Yes, one lucky Foreign Quang reader will win a set of three 
Rat Fink keychains!
These adorable little Rat Finks come in lavender, hot pink, and jade green. 
You will have the honor of knowing that I too am carrying around a green one. We'll be twinners!
What do you have to do to win?
Just leave a comment here and you will be automatically entered to win.One entry per person.
(Unless you are a spammer, then I purposely won't choose you. No Rat Fink for you, no siree.)
Winner will be chosen by on Monday, June 13, 2011 at 8:00 A.M. Please make sure you leave an email address or have one visible in your profile so I can contact you for 
mailing info.  
May the Fink be with you!
[Sorry, the giveaway is open to U.S. residents only] 

Friday, June 3, 2011

Reading and Writing and Flipping Around the Gym

    Late December. Back in some unnamed year. I had just emerged from the womb and was snuggled in the hospital bassinet thinking to myself, “Criminy—don’t you guys have anything to read around here?”
    Not so with my son. He abhors reading. He has NEVER read a book for pleasure. In fact, I would venture a guess and say that he has read less than ten books in his entire twelve year lifespan, and then only because he had to read a book to get a passing grade on a required book report. Sad, isn’t it?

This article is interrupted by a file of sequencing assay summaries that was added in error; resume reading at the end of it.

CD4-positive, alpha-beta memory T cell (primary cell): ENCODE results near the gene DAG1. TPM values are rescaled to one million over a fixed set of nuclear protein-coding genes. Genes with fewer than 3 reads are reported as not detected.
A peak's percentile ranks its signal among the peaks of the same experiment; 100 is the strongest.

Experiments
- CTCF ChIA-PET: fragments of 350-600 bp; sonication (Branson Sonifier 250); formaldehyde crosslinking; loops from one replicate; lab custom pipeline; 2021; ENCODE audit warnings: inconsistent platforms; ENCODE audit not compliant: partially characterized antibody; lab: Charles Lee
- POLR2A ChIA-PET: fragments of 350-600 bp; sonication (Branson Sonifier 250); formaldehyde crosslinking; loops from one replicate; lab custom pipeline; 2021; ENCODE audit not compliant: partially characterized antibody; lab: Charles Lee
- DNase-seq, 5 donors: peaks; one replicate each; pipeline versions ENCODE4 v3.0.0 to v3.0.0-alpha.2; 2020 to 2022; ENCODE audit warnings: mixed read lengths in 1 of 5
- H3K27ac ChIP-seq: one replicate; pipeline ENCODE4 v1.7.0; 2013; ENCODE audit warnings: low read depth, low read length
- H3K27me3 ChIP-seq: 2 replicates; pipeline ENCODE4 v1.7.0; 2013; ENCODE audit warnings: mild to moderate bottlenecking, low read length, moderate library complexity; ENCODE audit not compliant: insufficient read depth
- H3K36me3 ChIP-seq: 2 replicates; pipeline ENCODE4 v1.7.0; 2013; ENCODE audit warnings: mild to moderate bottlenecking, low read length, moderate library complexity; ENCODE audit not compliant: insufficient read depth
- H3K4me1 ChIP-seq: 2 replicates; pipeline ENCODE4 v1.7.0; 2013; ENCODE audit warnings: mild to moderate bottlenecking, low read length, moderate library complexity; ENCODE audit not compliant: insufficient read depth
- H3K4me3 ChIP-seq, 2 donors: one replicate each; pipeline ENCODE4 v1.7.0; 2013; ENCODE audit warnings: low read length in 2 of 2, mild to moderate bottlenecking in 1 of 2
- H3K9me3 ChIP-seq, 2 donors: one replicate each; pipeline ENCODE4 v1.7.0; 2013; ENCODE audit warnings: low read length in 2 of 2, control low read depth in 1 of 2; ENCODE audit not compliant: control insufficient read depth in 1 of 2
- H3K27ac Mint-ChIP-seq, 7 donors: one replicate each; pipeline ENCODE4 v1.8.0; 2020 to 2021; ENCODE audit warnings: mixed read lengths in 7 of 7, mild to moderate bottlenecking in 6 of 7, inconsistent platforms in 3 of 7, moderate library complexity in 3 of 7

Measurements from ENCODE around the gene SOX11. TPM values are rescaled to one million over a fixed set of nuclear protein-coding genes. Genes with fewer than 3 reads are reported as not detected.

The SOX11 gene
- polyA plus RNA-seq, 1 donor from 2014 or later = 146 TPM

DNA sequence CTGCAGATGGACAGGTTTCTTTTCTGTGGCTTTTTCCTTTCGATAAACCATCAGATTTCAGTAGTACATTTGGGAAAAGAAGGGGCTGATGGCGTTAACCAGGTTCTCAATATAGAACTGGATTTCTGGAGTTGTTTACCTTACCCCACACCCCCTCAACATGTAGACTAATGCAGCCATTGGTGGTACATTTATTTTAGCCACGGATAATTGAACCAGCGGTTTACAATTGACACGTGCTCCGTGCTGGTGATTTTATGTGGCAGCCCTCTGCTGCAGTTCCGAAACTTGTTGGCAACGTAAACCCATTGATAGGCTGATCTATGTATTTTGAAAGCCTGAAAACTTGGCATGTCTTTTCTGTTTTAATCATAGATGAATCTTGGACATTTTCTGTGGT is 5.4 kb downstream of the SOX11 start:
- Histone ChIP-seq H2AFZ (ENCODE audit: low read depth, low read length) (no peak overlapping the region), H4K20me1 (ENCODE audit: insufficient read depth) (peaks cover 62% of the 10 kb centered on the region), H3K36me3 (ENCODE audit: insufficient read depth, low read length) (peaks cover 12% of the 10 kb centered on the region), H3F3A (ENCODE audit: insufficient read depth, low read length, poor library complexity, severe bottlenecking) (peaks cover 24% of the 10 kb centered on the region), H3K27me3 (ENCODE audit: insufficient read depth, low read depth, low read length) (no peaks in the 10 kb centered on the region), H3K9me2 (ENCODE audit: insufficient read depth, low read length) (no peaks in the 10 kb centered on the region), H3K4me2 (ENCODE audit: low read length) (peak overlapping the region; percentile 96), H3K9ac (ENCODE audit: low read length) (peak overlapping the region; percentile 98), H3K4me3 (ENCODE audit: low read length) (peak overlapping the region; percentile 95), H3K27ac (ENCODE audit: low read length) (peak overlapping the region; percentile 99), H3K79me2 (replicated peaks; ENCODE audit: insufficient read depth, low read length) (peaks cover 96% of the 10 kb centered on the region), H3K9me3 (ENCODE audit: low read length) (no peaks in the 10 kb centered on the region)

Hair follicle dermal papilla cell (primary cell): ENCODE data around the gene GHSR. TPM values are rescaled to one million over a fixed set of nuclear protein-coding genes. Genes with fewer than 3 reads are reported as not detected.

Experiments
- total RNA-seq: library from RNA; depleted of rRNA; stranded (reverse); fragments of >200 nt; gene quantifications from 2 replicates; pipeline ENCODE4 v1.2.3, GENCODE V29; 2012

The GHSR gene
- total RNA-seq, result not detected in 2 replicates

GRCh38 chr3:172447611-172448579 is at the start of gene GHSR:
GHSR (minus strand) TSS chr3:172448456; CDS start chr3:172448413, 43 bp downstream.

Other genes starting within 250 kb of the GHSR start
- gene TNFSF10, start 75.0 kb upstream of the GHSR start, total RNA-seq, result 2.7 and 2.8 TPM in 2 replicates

I’ve tried, I promise you. I subscribed to the Lego magazine, hoping that if he wanted to know about a product he would have to r-e-a-d the description. I bought him the entire Percy Jackson series hoping he would be intrigued with his own set of books (packed in a treasure chest no less!) and actually crack them open. I have complimented him when he successfully sounded out a large word, hoping that he would finally say, “Hey! Words are cool!”  I have bought him reading software, hoping to trick him into thinking that reading is actually a really cool video game! But no. He would rather do things like this: